The next week I showed up to class and the studio owner asked to speak to me. After everything I had been through, there was no way Icould have prepared for the next words to come out of her mouth. She told me that the group that I had worked so hard to get into, “wasn’t the right fit”. All I knew was that I couldn’t cry, not in front of her. I still had four hours left of class that day and I had no idea how I was going to make it through. It was pure torture. Everything I strived for was taken away in the blink of an eye and my heart felt like it had been ripped out of my chest. My love for dance was my biggest downfall.

Dancing no longer felt powerful, it felt like a chore. Although I thought I was good enough, I never had been and I thought that I never would be. I stopped going to class and I began to feel as if all of the effort I put into dance was a waste of time. Later on I found that it wasn’t the teachers that hated me, the senior girls voted me out of their group. It wasn’t fair to them to invite a new person onto their team, especially during their senior year of high school.

Being kicked off of the team because a fewprivileged teenage girls were unhappy with a new team member infuriated me. I began talking about the incident with many of my other dance friends whenever I had the chance. I was the person that was rejected for the worst reason ever. People began to grow old of my complaints but I couldn’t help it, I was too upset and confused. I had never done anything to those girls to make them not want me there. To this day, although I became friends with one of them, I still feel the rejection whenever I think of the situation.

The next few years weren’t the best. I didn’t have a group of friends to rely on. I didn’t have the same relationships with my teachers. I stopped attending classes and began focusing more on school. I realized that I was never going to make it as a dancer. Only a handful of people are successful in the industry and I would never be one of those people.

I stopped competing in regular groups with my studio for my last two years of high school. I was invited into the Elite Tap Competition Team the same year I was rejected from the other team. This was a very small group of dancers, about seven, who were hand picked by the studio owner, only the best of the best tap dancers at the studio. That was my happy place. I could tap, which was the one form of dance I loved the most and I was surrounded by the best people I could have around. There was endless laughing and it was truly the best part of my dance career.

Although I learned so many forms of dance and started from nowhere, the one thing I really learned from dance was that no one can tell me who I am. As a dancer you grow up believing you can achieve anything and then they just knock everyone down except for the favorites. During the times of not being good enough, I struggled to find who I was. Although dance was the worst thing for me, I learned how to be confident and understand who I was as a person. I could perform so well that I made people cry, or laugh, or feel angry, and so much more. Sure I didn’t have perfect technique or the perfect body type. The one thing I did have was the ability to capture the audience’s attention and have them feel something. That is the purpose of dance. It is not for the dancer, it is for the audience. The choreography is an art that is put together in order for the audience to get something from it. If I can put memories of pain and happiness in my mind while performing, I can make everyone that is watching feel the same.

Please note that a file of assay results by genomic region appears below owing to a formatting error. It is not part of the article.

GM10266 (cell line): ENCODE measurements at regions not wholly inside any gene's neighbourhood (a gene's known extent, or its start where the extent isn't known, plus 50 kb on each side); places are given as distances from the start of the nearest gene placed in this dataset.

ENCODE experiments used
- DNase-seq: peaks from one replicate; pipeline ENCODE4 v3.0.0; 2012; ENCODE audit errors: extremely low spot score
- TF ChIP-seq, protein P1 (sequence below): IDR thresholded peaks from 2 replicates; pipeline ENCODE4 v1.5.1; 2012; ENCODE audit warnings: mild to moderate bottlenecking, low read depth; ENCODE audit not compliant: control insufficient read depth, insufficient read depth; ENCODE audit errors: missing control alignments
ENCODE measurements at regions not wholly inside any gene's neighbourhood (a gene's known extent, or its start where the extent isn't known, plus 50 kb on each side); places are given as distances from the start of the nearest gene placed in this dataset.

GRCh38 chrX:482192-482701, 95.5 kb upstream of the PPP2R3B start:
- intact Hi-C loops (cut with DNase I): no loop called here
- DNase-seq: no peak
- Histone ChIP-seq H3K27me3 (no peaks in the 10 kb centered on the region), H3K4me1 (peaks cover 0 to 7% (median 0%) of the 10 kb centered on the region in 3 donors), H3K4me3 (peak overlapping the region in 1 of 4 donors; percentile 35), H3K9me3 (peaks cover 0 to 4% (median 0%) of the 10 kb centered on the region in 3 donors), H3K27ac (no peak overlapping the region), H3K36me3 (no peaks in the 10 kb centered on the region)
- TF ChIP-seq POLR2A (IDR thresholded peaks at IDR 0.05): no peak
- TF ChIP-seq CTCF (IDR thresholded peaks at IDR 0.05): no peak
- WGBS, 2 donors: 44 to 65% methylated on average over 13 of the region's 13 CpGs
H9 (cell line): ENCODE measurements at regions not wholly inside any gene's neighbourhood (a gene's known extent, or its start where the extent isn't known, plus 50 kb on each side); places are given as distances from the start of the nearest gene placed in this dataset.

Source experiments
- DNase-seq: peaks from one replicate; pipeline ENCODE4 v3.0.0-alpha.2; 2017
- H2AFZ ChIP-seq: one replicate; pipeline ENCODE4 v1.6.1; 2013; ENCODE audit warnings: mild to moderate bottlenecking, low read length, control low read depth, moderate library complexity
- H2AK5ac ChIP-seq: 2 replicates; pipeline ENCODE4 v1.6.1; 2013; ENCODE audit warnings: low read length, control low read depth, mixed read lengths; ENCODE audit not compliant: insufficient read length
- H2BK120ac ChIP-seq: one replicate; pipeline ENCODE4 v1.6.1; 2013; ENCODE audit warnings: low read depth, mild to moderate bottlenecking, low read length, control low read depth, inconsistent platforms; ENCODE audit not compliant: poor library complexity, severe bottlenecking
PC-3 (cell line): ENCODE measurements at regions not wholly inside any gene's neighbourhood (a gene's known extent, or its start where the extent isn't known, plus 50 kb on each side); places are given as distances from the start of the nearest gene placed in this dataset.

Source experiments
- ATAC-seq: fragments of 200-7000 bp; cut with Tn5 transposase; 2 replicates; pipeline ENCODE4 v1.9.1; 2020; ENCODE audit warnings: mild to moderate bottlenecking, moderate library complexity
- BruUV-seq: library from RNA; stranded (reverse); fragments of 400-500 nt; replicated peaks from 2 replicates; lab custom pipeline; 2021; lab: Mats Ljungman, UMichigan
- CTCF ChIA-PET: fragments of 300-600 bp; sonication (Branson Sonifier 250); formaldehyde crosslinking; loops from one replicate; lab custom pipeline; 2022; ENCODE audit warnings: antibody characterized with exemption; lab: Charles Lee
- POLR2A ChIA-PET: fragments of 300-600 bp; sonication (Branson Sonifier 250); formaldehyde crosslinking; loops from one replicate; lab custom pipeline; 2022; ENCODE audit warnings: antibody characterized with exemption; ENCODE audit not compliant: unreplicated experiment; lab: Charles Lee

The most powerful moment, out of all of my performances, was when I was performing a contemporary piece. The dance was titled “AuRevoir”. The choreographer picked it as a goodbye piece for her leaving my studio. That was the year my best friend was graduating. Around that time, I had been angry about how he was a bad friend but dancing that piece on stage made me feel terrible about things I had said to him. I felt saddened by not spending our last year together in happiness. At the beginning of the dance I was supposed to turn towards him, then we would grab each other’s faces and stare into each other’s eyes. At this exact moment I felt as if I couldn’t breathe. I felt how wrong I had been. He looked into my eyes and I looked into his and we both stood there as tears began to fall. As we continued dancing, water was streaming down my face and I knew theaudience was experiencing the pain I felt. I could see it in their eyes.

Dance isn’t about having a career. Dance isn’t about proving to others you are worth it. Dance is about feeling a desire for what you enjoy doing. Dance is an art form that is meant to be shared with an audience. A dancer feels an emotion and portrays it. Now that I have come to know that, I believe that I am a very successful dancer.